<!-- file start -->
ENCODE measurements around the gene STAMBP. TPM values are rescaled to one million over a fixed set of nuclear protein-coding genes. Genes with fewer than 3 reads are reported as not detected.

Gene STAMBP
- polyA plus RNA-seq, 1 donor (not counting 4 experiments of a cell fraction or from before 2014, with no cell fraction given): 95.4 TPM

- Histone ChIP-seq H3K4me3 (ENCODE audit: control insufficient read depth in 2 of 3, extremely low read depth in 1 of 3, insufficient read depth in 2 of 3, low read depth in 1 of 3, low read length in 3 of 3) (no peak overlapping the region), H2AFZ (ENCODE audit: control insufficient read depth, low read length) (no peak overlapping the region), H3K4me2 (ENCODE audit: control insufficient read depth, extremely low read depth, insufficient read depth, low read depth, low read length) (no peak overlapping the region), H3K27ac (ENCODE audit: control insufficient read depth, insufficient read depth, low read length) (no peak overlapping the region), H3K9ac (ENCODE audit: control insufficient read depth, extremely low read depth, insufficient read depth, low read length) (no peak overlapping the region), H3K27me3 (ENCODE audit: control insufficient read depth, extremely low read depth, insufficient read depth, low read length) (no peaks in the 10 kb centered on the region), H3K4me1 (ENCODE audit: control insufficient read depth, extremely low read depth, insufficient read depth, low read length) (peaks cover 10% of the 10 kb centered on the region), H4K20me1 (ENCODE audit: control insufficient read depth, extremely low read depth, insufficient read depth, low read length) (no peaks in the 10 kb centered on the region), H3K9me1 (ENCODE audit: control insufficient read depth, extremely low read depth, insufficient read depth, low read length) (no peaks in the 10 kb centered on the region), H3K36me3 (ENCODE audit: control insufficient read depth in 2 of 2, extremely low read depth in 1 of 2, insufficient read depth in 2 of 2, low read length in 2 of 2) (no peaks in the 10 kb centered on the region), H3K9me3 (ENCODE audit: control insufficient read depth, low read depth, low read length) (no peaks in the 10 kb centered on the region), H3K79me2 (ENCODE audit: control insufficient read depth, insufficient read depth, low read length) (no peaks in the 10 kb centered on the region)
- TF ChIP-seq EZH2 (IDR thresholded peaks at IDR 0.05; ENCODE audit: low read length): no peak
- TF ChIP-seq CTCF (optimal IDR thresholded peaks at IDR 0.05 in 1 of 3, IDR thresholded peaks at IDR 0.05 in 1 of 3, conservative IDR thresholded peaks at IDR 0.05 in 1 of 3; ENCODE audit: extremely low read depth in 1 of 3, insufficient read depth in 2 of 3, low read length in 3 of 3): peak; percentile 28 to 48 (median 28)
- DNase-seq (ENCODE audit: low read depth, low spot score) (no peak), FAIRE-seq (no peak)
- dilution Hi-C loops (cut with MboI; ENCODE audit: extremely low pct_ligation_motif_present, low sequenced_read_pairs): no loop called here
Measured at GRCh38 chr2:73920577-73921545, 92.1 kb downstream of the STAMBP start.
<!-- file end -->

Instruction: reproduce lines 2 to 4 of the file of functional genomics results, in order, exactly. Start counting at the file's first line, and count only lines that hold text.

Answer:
Gene STAMBP
- polyA plus RNA-seq, 1 donor (not counting 4 experiments of a cell fraction or from before 2014, with no cell fraction given): 95.4 TPM

- Histone ChIP-seq H3K4me3 (ENCODE audit: control insufficient read depth in 2 of 3, extremely low read depth in 1 of 3, insufficient read depth in 2 of 3, low read depth in 1 of 3, low read length in 3 of 3) (no peak overlapping the region), H2AFZ (ENCODE audit: control insufficient read depth, low read length) (no peak overlapping the region), H3K4me2 (ENCODE audit: control insufficient read depth, extremely low read depth, insufficient read depth, low read depth, low read length) (no peak overlapping the region), H3K27ac (ENCODE audit: control insufficient read depth, insufficient read depth, low read length) (no peak overlapping the region), H3K9ac (ENCODE audit: control insufficient read depth, extremely low read depth, insufficient read depth, low read length) (no peak overlapping the region), H3K27me3 (ENCODE audit: control insufficient read depth, extremely low read depth, insufficient read depth, low read length) (no peaks in the 10 kb centered on the region), H3K4me1 (ENCODE audit: control insufficient read depth, extremely low read depth, insufficient read depth, low read length) (peaks cover 10% of the 10 kb centered on the region), H4K20me1 (ENCODE audit: control insufficient read depth, extremely low read depth, insufficient read depth, low read length) (no peaks in the 10 kb centered on the region), H3K9me1 (ENCODE audit: control insufficient read depth, extremely low read depth, insufficient read depth, low read length) (no peaks in the 10 kb centered on the region), H3K36me3 (ENCODE audit: control insufficient read depth in 2 of 2, extremely low read depth in 1 of 2, insufficient read depth in 2 of 2, low read length in 2 of 2) (no peaks in the 10 kb centered on the region), H3K9me3 (ENCODE audit: control insufficient read depth, low read depth, low read length) (no peaks in the 10 kb centered on the region), H3K79me2 (ENCODE audit: control insufficient read depth, insufficient read depth, low read length) (no peaks in the 10 kb centered on the region)